[JJ] I used to have quirks: a cup of black tea and a salty snack were a must, and I had to draft in silence. Now, I have three kids: a five year old, a two year old, and a six month old. My rituals now include turning on a Dora the Explorer DVD and doling out snacks for them. Then I perch on the kitchen counter and draft in furious spurts while they’re all happy.
[PH] Sounds like you have a lot to balance, so what keeps you going? Coffee or tea?
[JJ] I like tea more than coffee, because I drink more of it without getting jittery or headaches. But, now that I have three small kids, coffee has become a necessity. Otherwise I wouldn’t be able to write a complete sentence. But both coffee and tea are just ways to be able to drink something sweet. I have a terrible sweet tooth!
[PH] In this office, we literally cannot function without our CoffeeMate creamer! Haha. So, where are you headed? Where do you see your literary career in five years from now?
[JJ] In five years, my youngest will be starting kindergarten, which will be devastating and exciting, because it will mark a new chapter in my life: my nest will be empty for seven hours a day… and I will be able to write full time during normal people hours. My goal, between now and then, is to keep honing my craft, keep current, and keep pushing. I hope to find and grow my reader tribe, and to keep delivering stories they enjoy, and to turnout a manuscript every 12-18 months. A personal goal of mine is to have this story go to film. It’s extremely visual, and would be fantastic to see brought to life. It would also be great to have a book (or three) hit the Amazon best seller list.
[PH] We, at The Parliament House, are excited to help you make a bestseller list happen! So, what most excites you about working with The Parliament House on this new release?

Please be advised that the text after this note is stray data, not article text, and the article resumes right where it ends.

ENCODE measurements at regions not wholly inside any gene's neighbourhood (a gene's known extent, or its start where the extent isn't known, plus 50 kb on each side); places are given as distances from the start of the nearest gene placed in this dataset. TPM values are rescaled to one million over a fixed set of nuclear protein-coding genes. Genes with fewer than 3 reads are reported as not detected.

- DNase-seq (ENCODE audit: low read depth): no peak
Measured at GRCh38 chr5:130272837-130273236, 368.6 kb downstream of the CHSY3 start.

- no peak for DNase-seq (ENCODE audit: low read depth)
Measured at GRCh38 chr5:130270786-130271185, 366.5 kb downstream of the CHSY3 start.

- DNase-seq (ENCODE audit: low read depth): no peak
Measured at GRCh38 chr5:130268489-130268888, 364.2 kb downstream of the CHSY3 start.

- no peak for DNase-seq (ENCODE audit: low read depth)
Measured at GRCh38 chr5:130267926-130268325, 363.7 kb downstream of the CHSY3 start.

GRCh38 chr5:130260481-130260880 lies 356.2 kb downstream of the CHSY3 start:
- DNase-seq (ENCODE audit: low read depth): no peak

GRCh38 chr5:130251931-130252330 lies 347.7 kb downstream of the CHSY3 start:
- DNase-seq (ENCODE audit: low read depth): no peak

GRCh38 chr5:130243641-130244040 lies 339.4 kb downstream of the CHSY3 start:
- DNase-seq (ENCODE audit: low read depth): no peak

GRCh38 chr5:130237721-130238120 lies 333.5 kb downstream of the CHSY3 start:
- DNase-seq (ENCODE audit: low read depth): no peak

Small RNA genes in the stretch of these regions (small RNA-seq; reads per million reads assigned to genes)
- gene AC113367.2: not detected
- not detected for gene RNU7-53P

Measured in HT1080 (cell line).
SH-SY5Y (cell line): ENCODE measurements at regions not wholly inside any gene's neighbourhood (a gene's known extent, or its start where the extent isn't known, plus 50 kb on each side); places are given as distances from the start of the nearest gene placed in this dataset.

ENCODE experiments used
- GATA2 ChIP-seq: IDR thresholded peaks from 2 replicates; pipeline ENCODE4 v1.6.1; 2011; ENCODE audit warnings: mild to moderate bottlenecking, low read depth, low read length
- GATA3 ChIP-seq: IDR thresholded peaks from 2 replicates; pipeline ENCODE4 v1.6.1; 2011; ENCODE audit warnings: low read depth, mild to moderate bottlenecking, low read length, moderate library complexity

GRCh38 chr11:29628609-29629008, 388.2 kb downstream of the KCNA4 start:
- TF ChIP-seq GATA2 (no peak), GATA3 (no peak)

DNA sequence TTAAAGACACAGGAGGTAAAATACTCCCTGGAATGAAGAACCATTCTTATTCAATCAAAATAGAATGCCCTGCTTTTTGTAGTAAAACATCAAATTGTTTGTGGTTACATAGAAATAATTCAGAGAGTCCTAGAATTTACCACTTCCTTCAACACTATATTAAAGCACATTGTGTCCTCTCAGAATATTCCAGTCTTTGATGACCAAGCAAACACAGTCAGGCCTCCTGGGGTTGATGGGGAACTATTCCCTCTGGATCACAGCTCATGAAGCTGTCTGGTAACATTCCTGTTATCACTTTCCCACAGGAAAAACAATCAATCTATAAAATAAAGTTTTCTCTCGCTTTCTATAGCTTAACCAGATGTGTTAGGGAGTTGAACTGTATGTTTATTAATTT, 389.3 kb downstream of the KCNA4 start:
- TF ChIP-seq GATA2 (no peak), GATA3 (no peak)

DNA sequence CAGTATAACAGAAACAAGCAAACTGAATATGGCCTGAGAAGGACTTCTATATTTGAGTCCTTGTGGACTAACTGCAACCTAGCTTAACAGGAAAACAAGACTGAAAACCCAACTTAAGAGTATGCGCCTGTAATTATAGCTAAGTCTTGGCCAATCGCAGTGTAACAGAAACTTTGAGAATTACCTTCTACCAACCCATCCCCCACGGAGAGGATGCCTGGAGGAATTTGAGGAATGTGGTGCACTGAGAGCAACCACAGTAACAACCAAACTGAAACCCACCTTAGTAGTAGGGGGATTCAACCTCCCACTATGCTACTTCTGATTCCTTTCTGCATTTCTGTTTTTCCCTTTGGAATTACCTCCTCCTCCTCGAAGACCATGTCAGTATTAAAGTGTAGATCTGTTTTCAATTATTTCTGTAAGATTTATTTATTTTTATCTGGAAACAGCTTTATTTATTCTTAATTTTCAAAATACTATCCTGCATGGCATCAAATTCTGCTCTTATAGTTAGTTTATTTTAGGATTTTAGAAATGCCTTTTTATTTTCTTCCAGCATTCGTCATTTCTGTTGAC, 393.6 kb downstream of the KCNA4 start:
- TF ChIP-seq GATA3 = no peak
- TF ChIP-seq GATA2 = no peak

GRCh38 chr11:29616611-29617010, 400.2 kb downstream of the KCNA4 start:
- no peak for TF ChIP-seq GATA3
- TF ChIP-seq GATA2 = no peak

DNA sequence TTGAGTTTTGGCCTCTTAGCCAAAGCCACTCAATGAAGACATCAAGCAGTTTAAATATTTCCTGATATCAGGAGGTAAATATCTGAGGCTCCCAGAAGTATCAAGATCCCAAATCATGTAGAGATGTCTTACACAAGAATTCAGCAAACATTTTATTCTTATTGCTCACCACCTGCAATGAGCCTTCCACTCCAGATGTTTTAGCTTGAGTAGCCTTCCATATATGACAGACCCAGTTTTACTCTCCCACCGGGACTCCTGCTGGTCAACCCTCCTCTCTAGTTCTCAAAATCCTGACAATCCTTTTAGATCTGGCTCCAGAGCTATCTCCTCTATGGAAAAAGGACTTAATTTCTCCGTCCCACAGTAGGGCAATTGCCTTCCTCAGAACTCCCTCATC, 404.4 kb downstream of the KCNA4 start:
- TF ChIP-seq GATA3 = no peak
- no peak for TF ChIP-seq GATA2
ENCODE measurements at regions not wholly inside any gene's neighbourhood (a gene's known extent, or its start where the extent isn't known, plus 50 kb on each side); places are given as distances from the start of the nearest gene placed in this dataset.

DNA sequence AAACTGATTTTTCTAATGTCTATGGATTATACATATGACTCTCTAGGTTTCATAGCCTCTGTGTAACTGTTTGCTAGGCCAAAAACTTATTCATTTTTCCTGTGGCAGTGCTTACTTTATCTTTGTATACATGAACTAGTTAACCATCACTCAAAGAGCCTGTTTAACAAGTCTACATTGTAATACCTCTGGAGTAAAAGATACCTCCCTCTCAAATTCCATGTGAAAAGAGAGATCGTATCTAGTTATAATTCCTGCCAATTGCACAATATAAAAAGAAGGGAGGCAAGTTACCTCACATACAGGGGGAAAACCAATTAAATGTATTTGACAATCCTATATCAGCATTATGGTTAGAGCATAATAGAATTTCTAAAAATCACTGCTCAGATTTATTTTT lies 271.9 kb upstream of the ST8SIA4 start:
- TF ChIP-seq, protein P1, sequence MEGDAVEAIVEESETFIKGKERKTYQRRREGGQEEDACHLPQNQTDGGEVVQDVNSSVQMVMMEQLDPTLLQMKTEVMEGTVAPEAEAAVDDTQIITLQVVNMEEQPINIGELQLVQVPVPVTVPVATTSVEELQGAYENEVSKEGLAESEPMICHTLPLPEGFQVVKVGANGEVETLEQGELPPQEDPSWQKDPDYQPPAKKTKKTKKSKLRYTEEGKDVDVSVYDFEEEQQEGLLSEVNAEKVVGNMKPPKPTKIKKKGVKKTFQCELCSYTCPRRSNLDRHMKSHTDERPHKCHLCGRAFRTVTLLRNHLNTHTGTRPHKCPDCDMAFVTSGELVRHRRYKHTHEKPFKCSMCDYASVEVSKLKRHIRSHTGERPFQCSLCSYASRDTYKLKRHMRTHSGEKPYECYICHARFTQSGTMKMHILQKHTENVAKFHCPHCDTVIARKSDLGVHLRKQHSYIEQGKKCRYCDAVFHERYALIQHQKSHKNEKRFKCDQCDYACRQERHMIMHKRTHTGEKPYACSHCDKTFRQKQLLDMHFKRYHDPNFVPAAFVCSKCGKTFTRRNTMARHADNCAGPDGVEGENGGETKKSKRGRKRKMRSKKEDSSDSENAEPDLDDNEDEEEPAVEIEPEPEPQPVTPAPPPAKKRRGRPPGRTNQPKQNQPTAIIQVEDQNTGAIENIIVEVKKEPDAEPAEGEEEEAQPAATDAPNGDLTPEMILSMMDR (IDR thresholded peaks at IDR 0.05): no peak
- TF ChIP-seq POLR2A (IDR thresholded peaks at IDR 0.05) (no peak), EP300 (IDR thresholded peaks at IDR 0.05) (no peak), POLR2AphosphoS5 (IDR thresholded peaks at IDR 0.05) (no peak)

[JJ] I am thrilled that the Moonlit Trilogy has found a home with the Parliament House. When I first learned of TPH, I was drawn to how fresh and edgy the company felt, then I learned who was at the helm: Shayne Leighton, who is a talented, creative force of nature, and someone I have admired for several years. I queried The Parliament House immediately. This fit is a dream come true, and the passion, drive, and integrity of this publishing team is inspiring. I am most excited about the team at The Parliament House helping me make the Moonlit Trilogy the very best it can be. It’s not a formula read, and I feel certain its risks and oddities are in the perfect hands with this team.
[PH] We will absolutely be making magic with you! Finally, what is some good advice you can offer to budding young fantasy writers?
[JJ] Finish your first draft without cutting anything along the way, and embrace the fact that it will be really, epically terrible. A first draft is essentially stumbling around in a dark, unfamiliar room. You think you remember where walls and sharp corners are, but you can’t be sure of much else. The whole goal of the first draft is to figure out how you get in the room, why you came in, if you can leave, and where the heck the light switch is. Also, read “On Writing” by Stephen King, and “Bird by Bird” by Anne Lamott (which is where I learned the value of “bad” drafting.)
[PH] Thanks so much for joining us, Jadie! We look forward to featuring many more exciting announcements about you and your writing career!